December 9, 2022

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Gorbachev was shocked and troubled by the war in Ukraine in the last months of his life, claims his translator

Mikhail Gorbachev, the last Soviet leader, was shocked and disturbed by the conflict in Ukraine in the last months of his life and psychologically crushed in recent years due to the deterioration of Russia’s relations with Ukraine, claims his translator, Pavel Palajchenko.

Pavel Palahenko, who worked with the late Soviet president for 37 years and was with him at numerous US-USSR summits, spoke to Gorbachev several weeks ago on the phone and said he and others were stunned how much the events in Ukraine traumatized Gorbachev.

Not only the (special military) operation that started on February 24, but the entire evolution of relations between Russia and Ukraine in recent years was really a strong blow for him. It really crushed him emotionally and psychologicallyPalajcenko told Reuters in an interview, according to

It was very evident in our conversations with him that he was shocked and disturbed by what was happening (after Russian troops entered Ukraine in February) for all kinds of reasons. He believed not only in the closeness of the Russian and Ukrainian people, but that those two nations are intertwined“, he continued.

Mikhail Gorbachev still believed in the idea of ​​the Soviet Union

In the photos of the summits of the 1980s with US President Ronald Reagan, Palajchenko can be seen numerous times with Gorbachev.

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The translator, aged 73, knew the state of mind of the late politician in the period before he died, after visiting him in the last months and keeping in touch with the daughter of the former Soviet president, Irina.

Gorbachev, who was 91 and died on Tuesday of an unspecified illness, had family ties to Ukraine, Palajchenko said. Gorbachev’s wife’s father was originally from Ukraine.

Palajchenko added that Gorbachev believed that problems could only be solved through political means. He alleged that the former Soviet leader was either not aware of some bloody episodes, or authorized the use of force to prevent chaos with “extreme reluctance”.

Gorbachev’s position towards Ukraine was complex and contradictory in his own mind, Palajchenko also said, because the late politician still believed in the idea of ​​the Soviet Union.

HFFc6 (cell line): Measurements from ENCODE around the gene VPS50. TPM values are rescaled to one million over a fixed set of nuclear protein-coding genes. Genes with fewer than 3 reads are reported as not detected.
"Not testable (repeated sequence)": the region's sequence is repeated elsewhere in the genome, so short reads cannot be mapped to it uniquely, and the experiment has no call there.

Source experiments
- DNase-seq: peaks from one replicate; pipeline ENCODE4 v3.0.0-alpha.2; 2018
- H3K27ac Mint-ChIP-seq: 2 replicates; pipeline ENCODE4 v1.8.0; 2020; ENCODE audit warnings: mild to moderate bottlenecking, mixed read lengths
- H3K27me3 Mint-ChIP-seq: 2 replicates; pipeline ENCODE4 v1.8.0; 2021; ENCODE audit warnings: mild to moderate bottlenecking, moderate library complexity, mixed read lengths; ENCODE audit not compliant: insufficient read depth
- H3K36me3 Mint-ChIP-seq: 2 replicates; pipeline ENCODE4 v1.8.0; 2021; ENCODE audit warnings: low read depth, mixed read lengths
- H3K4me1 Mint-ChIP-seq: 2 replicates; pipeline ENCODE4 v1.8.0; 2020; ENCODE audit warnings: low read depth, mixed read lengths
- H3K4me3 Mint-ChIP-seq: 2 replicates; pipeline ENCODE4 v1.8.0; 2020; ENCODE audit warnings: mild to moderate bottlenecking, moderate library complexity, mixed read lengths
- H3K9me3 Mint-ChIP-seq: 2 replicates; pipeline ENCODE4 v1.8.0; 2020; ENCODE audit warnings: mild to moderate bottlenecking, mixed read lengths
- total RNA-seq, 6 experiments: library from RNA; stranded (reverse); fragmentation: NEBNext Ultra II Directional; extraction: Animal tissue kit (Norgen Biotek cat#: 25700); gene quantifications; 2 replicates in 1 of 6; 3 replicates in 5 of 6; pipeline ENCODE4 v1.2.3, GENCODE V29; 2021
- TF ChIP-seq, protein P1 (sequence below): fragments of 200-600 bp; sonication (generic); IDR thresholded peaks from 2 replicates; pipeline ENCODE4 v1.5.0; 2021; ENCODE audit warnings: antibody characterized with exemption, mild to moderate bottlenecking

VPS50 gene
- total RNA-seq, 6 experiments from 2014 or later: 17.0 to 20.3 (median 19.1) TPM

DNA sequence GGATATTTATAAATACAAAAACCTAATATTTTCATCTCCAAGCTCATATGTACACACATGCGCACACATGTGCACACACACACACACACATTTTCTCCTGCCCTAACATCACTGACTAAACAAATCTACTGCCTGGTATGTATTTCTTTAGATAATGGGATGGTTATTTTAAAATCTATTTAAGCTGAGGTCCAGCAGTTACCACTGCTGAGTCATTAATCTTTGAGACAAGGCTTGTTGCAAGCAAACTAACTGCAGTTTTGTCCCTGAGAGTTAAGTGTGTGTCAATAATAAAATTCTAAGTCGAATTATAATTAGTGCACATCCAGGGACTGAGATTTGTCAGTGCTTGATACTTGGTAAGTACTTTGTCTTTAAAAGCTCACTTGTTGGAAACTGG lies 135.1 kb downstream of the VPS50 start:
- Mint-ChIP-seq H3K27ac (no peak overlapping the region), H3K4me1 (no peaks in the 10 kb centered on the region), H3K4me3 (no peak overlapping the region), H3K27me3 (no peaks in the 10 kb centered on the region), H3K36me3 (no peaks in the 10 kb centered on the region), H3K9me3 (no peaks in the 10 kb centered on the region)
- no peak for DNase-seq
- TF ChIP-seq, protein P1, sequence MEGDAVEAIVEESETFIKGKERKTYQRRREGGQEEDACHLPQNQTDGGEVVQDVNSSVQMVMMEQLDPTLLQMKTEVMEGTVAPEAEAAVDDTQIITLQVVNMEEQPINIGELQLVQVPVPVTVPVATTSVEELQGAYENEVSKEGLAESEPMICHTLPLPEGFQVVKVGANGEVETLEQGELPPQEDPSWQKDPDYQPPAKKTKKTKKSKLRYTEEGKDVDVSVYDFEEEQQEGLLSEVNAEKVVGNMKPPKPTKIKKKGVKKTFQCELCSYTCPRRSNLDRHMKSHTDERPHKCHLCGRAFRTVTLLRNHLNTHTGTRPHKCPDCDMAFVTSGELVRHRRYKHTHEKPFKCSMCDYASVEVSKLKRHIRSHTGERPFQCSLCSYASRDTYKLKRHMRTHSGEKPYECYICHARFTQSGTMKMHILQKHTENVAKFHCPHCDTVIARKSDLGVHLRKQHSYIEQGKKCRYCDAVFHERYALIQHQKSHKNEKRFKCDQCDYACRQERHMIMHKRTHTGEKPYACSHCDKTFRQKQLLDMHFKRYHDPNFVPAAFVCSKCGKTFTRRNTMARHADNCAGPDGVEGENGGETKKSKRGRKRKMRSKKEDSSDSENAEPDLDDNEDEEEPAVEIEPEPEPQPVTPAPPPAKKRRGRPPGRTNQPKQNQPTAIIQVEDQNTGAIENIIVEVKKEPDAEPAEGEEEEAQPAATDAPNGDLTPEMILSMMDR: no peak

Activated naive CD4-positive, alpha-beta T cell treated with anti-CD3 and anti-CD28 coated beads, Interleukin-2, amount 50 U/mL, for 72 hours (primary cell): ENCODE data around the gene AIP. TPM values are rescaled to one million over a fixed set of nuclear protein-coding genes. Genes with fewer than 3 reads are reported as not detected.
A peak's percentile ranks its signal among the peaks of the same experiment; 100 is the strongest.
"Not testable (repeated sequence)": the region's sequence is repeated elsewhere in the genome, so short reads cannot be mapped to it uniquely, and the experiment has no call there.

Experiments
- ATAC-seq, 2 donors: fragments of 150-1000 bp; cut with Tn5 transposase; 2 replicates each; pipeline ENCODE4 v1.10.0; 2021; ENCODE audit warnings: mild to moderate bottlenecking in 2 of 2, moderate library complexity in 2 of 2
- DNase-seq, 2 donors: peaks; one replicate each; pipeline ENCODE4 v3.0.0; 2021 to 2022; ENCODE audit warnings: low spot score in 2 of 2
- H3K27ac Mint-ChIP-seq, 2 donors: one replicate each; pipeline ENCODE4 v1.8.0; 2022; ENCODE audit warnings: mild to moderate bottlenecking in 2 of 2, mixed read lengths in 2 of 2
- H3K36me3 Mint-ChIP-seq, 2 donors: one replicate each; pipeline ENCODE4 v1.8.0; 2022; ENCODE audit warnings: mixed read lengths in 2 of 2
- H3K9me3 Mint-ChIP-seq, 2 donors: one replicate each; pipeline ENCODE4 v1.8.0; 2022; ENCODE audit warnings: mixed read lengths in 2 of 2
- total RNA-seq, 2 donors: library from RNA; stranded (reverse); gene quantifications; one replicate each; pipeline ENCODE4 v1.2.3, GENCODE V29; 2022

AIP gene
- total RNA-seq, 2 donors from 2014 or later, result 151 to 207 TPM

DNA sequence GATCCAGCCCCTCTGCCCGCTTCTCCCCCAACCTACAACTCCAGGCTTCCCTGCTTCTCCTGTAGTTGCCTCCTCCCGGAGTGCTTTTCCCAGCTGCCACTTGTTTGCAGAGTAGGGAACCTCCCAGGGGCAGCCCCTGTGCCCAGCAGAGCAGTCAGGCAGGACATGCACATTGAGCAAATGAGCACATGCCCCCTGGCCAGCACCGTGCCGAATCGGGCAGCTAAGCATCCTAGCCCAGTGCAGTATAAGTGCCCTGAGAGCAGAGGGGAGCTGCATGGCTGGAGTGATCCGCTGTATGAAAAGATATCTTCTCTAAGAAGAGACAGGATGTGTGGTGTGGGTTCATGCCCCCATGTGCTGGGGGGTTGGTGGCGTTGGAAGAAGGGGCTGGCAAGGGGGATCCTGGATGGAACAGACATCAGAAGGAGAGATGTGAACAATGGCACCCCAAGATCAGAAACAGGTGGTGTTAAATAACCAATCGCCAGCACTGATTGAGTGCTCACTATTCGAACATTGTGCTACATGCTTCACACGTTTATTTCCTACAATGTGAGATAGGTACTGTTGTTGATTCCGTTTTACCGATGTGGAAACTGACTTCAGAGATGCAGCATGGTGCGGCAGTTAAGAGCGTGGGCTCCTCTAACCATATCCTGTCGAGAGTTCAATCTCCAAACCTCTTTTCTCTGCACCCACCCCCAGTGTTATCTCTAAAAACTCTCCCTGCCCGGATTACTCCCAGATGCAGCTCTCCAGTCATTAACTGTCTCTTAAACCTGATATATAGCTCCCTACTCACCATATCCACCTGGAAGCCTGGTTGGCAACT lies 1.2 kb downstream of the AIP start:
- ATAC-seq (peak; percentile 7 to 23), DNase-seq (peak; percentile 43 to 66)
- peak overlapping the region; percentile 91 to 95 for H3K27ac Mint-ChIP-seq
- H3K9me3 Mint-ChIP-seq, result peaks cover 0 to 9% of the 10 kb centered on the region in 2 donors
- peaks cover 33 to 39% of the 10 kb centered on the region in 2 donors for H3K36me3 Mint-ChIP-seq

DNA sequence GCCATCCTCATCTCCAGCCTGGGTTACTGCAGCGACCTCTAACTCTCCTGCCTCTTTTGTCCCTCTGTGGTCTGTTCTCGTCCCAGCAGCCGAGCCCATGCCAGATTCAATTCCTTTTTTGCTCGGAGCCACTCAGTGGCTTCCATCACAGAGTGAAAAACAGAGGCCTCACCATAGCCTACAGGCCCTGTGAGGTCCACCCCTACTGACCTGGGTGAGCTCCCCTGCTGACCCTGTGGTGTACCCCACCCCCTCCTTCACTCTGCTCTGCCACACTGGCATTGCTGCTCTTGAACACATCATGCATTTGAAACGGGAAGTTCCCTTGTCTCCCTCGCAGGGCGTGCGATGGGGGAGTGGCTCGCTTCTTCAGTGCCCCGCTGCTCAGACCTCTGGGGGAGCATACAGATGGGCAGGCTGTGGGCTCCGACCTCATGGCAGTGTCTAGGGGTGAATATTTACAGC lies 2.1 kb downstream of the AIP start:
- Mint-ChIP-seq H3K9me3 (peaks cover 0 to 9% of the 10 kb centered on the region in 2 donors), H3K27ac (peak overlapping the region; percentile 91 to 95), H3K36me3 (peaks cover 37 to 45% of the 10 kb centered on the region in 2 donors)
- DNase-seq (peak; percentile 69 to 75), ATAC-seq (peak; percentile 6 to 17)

Of course, in his heart, the kind of mental map for him and most people of his political generation is still this imaginary country that includes most of the former Soviet Union“, according to the translator.

However, Gorbachev would not have gone to war to restore the now-defunct country he ruled from 1985-1991, he suggested.

Gorbachev believed it was his duty to show Putin respect and support, and his former translator said he spoke publicly when he disagreed with Putin, such as his treatment of the media. But Gorbachev had decided not to “provide a follow-up comment” on Ukraine, apart from approving a statement in February calling for a quick end to hostilities and addressing humanitarian concerns.

Gorbachev’s relationship with Ukraine was sometimes difficult. Kiev banned him from entering the country in 2016, after he told the British Sunday Times that he would have acted in the same way as Putin did in 2014 regarding the annexation of Crimea.

“I always stand by the free will of the people and most people in Crimea wanted to be reunited with Russia,” Gorbachev said at the time, referring to the result of a referendum that Kiev and the West called illegal.

Some Ukrainians also accuse him of the initial cover-up of the Chernobyl nuclear disaster in 1986.

Mikhail Gorbachev’s own legacy, ‘mutilated’

While acknowledging that some Russians and some people from the former Soviet empire had extremely negative views of Gorbachev for the economic and geopolitical turmoil that followed the collapse of the USSR in 1991, Palajchenko argued that Gorbachev’s legacy is still substantial.

Not only did he help end the Cold War and reduce the risk of nuclear war, he said, but he voluntarily dismantled totalitarianism in the Soviet Union and gave Russia a chance for freedom and democracy.

I think he remained optimistic about Russia’s future“, despite the fact that his own legacy was “mutilated” and received what he called “unfair criticism”, Palajchenko also said.

He believed that the people of Russia were very talented people and once they were given a chance, maybe a second chance, that talent… would show“, evoked the translator.

He liked to say that history is a fickle lady. I think he believed and expected that the final verdict would be positive for himPalajchenko concluded, referring to the netizens who criticized the former Soviet leader after his death.

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